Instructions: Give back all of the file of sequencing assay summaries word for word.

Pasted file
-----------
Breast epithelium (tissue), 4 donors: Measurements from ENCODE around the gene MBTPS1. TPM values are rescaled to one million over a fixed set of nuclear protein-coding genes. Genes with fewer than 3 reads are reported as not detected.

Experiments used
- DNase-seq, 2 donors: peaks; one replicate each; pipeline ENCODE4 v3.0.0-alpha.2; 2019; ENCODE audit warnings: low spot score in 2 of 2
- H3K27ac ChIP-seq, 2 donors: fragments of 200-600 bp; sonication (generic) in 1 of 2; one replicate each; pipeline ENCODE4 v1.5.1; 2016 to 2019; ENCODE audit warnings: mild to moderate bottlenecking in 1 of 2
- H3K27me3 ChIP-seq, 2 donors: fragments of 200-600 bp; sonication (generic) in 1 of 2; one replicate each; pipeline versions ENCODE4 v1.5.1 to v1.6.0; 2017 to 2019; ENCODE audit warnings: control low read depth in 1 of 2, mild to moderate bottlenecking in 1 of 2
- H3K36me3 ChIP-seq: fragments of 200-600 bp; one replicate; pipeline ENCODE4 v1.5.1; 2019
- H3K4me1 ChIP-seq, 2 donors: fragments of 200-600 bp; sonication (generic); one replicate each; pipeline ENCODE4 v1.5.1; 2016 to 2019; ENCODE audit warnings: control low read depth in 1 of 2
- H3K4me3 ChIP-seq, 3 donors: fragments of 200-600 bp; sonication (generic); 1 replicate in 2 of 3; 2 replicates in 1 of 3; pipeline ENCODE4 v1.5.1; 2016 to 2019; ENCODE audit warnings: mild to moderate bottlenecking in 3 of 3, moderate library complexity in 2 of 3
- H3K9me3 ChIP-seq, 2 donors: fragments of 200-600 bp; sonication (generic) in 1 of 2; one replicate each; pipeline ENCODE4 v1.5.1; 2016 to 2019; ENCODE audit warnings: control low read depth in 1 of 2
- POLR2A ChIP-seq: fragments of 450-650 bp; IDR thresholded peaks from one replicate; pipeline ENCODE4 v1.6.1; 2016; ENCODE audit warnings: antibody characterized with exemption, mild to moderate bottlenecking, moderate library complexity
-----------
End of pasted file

Breast epithelium (tissue), 4 donors: Measurements from ENCODE around the gene MBTPS1. TPM values are rescaled to one million over a fixed set of nuclear protein-coding genes. Genes with fewer than 3 reads are reported as not detected.

Experiments used
- DNase-seq, 2 donors: peaks; one replicate each; pipeline ENCODE4 v3.0.0-alpha.2; 2019; ENCODE audit warnings: low spot score in 2 of 2
- H3K27ac ChIP-seq, 2 donors: fragments of 200-600 bp; sonication (generic) in 1 of 2; one replicate each; pipeline ENCODE4 v1.5.1; 2016 to 2019; ENCODE audit warnings: mild to moderate bottlenecking in 1 of 2
- H3K27me3 ChIP-seq, 2 donors: fragments of 200-600 bp; sonication (generic) in 1 of 2; one replicate each; pipeline versions ENCODE4 v1.5.1 to v1.6.0; 2017 to 2019; ENCODE audit warnings: control low read depth in 1 of 2, mild to moderate bottlenecking in 1 of 2
- H3K36me3 ChIP-seq: fragments of 200-600 bp; one replicate; pipeline ENCODE4 v1.5.1; 2019
- H3K4me1 ChIP-seq, 2 donors: fragments of 200-600 bp; sonication (generic); one replicate each; pipeline ENCODE4 v1.5.1; 2016 to 2019; ENCODE audit warnings: control low read depth in 1 of 2
- H3K4me3 ChIP-seq, 3 donors: fragments of 200-600 bp; sonication (generic); 1 replicate in 2 of 3; 2 replicates in 1 of 3; pipeline ENCODE4 v1.5.1; 2016 to 2019; ENCODE audit warnings: mild to moderate bottlenecking in 3 of 3, moderate library complexity in 2 of 3
- H3K9me3 ChIP-seq, 2 donors: fragments of 200-600 bp; sonication (generic) in 1 of 2; one replicate each; pipeline ENCODE4 v1.5.1; 2016 to 2019; ENCODE audit warnings: control low read depth in 1 of 2
- POLR2A ChIP-seq: fragments of 450-650 bp; IDR thresholded peaks from one replicate; pipeline ENCODE4 v1.6.1; 2016; ENCODE audit warnings: antibody characterized with exemption, mild to moderate bottlenecking, moderate library complexity